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Tuesday, 14 June 1904

Mr ROBINSON (Wannon) - Several honorable members object to the withdrawal of the amendment. While the original amendment was somewhat too wide, I fancy that the projected amendment is too narrow.

The CHAIRMAN - The projected amendment cannot be discussed now.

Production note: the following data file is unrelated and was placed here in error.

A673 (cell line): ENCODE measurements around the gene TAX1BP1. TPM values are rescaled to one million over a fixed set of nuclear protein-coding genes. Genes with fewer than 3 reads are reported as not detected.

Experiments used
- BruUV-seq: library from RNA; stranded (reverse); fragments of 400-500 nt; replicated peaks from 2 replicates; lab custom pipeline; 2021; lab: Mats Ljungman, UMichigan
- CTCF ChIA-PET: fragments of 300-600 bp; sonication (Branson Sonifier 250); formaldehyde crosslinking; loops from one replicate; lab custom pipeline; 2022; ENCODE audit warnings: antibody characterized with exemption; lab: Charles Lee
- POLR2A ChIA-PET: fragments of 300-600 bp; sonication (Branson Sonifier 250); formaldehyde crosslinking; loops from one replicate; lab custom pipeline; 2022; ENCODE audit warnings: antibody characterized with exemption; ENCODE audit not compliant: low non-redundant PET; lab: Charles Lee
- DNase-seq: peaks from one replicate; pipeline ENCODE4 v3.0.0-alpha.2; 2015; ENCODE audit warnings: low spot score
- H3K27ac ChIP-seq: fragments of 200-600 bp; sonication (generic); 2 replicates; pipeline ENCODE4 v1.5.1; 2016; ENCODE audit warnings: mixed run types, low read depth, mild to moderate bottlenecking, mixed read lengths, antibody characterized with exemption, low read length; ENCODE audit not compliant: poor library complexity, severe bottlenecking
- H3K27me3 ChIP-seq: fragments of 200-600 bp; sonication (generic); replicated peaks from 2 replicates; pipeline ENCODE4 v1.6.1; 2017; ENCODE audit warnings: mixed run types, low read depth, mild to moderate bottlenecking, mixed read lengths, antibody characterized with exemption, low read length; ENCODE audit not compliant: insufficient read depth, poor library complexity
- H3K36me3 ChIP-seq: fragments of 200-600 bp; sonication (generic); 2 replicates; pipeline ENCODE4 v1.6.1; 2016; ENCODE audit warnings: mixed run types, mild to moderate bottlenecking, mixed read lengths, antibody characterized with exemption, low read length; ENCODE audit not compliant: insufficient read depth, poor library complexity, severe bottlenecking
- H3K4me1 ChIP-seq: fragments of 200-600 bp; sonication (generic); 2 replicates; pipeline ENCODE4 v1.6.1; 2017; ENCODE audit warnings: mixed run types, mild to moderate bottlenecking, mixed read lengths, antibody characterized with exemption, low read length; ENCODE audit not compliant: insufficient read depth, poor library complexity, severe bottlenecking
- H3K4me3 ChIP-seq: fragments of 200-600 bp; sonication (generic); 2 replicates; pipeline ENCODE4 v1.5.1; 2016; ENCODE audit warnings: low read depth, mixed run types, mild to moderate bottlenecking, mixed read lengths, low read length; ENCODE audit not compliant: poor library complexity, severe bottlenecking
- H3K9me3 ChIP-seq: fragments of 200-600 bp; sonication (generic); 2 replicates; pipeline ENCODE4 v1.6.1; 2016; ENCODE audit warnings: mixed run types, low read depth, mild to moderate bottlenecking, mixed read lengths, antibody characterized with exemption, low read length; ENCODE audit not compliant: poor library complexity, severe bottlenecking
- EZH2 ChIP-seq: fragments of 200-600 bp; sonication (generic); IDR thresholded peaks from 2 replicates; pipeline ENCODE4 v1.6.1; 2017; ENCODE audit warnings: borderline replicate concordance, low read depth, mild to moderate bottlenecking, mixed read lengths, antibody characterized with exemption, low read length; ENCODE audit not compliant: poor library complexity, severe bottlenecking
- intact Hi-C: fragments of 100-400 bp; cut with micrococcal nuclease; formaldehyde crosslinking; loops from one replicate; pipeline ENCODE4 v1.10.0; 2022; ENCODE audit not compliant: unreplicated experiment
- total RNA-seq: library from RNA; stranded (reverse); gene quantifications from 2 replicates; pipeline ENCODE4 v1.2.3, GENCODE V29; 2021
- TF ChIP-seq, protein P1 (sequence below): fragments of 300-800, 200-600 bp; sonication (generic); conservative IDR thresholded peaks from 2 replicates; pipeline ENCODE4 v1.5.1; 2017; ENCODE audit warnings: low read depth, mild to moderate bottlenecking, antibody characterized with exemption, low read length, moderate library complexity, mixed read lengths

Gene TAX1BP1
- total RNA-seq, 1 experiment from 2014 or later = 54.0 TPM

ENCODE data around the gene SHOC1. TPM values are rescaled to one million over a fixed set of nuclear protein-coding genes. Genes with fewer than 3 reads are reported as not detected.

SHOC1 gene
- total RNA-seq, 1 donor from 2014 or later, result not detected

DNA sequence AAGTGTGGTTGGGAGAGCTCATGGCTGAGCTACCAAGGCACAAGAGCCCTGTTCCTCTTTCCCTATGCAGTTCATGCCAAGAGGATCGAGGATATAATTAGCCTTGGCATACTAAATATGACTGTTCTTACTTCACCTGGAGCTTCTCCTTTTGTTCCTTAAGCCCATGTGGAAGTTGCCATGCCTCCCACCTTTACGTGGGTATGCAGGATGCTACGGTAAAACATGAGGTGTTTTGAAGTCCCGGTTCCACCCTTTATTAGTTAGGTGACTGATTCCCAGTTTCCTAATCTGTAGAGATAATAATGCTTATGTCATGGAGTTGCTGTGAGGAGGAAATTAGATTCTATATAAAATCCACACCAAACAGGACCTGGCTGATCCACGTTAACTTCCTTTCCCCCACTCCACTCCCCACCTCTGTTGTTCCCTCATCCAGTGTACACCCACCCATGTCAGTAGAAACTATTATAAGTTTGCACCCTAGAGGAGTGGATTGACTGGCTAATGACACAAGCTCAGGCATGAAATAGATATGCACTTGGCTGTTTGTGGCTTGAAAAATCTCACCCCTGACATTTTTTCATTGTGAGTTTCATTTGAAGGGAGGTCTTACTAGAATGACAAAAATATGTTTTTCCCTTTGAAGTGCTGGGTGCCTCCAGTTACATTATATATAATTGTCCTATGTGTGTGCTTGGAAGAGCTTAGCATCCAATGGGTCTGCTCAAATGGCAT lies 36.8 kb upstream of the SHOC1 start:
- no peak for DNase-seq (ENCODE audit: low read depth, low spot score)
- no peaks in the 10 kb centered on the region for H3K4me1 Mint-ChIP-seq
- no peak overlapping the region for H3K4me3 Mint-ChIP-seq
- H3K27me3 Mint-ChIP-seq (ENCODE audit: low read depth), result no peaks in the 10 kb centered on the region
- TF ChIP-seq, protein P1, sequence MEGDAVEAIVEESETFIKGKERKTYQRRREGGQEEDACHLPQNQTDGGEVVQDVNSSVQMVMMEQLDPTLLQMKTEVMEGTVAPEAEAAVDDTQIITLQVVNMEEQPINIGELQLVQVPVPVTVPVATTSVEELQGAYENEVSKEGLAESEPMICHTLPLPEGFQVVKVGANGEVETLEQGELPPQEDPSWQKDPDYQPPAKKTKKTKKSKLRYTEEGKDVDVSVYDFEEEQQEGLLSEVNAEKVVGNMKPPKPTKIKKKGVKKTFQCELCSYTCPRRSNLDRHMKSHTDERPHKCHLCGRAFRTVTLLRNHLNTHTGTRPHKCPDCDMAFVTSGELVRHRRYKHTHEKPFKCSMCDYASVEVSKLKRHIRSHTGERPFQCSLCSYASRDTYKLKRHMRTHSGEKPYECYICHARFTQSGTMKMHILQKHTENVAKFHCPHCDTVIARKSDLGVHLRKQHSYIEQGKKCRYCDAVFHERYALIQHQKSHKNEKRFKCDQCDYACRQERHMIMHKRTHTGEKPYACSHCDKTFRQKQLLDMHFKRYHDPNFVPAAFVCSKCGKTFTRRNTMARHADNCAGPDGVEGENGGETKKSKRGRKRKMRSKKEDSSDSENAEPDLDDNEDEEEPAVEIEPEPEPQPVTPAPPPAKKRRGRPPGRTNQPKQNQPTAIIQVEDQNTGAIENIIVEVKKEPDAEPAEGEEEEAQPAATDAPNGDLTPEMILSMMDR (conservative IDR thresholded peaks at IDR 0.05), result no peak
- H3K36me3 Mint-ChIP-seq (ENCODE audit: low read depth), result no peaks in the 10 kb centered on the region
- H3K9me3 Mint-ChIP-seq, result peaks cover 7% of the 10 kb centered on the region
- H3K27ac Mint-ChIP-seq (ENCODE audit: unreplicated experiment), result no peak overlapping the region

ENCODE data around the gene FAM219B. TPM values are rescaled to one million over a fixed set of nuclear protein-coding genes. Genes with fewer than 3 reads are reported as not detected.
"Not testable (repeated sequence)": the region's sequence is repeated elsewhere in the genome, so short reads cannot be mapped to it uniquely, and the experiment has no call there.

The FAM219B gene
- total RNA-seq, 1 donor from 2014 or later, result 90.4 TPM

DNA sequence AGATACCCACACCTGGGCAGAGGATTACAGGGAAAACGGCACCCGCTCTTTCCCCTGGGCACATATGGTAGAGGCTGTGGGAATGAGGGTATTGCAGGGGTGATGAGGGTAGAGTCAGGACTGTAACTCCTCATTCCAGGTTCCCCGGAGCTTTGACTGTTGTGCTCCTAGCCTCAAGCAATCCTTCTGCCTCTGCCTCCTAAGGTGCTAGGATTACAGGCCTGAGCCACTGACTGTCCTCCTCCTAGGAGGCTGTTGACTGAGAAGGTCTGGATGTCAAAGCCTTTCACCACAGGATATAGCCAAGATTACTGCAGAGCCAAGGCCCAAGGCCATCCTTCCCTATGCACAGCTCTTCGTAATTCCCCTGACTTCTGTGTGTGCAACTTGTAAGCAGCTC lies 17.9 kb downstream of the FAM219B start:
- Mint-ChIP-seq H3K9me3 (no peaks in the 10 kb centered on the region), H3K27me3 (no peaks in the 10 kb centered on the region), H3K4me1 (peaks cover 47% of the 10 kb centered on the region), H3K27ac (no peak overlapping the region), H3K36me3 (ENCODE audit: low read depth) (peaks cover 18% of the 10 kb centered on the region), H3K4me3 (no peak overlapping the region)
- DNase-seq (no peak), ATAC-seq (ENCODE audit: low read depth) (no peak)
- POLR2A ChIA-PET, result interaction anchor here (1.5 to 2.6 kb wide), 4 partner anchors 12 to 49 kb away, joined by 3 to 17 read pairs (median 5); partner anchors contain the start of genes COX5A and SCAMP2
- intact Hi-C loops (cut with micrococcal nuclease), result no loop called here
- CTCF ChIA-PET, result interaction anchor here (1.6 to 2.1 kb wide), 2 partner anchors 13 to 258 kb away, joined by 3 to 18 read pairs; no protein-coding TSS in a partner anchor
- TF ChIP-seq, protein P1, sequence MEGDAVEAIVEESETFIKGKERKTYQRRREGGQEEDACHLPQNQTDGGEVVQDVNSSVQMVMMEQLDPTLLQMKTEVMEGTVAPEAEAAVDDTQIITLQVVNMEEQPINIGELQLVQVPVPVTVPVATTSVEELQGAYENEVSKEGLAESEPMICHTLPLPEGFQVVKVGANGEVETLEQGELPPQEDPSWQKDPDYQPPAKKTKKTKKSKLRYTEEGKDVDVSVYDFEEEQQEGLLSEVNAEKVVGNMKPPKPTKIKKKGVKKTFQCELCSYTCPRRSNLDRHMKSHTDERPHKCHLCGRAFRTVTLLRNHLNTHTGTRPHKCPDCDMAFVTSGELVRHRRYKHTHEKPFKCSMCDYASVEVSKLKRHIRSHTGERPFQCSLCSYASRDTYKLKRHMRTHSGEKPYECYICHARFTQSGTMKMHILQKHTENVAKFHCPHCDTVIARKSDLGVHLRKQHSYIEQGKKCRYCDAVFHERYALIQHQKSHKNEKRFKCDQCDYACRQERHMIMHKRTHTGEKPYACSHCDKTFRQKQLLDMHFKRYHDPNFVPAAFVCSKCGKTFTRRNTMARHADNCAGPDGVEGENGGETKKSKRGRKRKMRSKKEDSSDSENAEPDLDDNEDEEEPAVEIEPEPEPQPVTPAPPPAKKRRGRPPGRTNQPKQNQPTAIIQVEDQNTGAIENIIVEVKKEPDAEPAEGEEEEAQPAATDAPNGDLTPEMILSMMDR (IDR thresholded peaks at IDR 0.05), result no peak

Mr ROBINSON - I wish to point out some reasons why some such amendment as the honorable and learned member for Angas first gave notice of should be carried. The members of these organizations comprise a very small proportion of the industrial employes. If we give to one organization the power of bringing employment in any industry before the Court we give a very small proportion of the employes the possibility of bringing an industry before the Court, and of the Court fixing the wages, hours, and conditions of employment. In the Bill specific power is given to the Court to exclude a large number of men from earning their living. In New South Wales disputes have been brought before the Court by organizations which comprised only a small minority of the employes in an industry. The members of these organizations have got preferential treatment, and by so doing they have been able to take the bread out of the mouths of some of their competitors. Action of that kind is not in accordance with natural justice, and the Committee should be slow to legislate in such a way. The proposal of the honorable and learned member for Angas is, I think, a little too wide in that respect, but the provision in the Bill is so preposterously narrow that it should call forth the condemnation of all reasonable men. Under the Bill an organization of employes need comprise only one hundred persons, so that the expensive machinery of the Court might be set in motion by fifty-one persons. That is a monstrous proposal. What the honorable member for Darling desires is quite clear. He wishes to build up the employes' unions as political organizations at the expense of the employers. The fines of the employers are to be paid to the unions of the em ployes, which are political organizations, and thus the Labour Party is to be maintained at the expense of the employers. That is the long and the short of their support of the Bill. Under it they propose to extract money from one class to keep going the political organizations of another class.- Some such proposal as that of the honorable and learned member for Angas is absolutely necessary to prevent a small minority from bringing a case before the Court. There should be a petition signed by 1,000 employes before a case could be brought before the Court. Why should fifty-one persons, who see an opportunity to obtain better terms for themselves than their fellow-workmen can hope to enjoy, be allowed to put the expensive machinery of the Court into operation? In every case under the Bill, as under State legislation, they will ask for preferential treatment - treatment which will secure employment to them while workmen outside the organization will be lacking it. In some of the organizations under the New South Wales Act the members of the unions do not comprise 10 per cent, of the employes in their industry, and yet they have managed to secure for themselves preferential treatment, leaving the other 90 per cent, to battle for their living as well as they can. This is the provision which honorable gentlemen opposite are sup- porting, but it is one which we should not countenance. Therefore, while the amendment of the honorable and learned member for Angas may be too wide, the Bill is certainly too narrow because it will enable fifty-one employes to set in motion the Court, possibly to the injury of thousands of other emploves.

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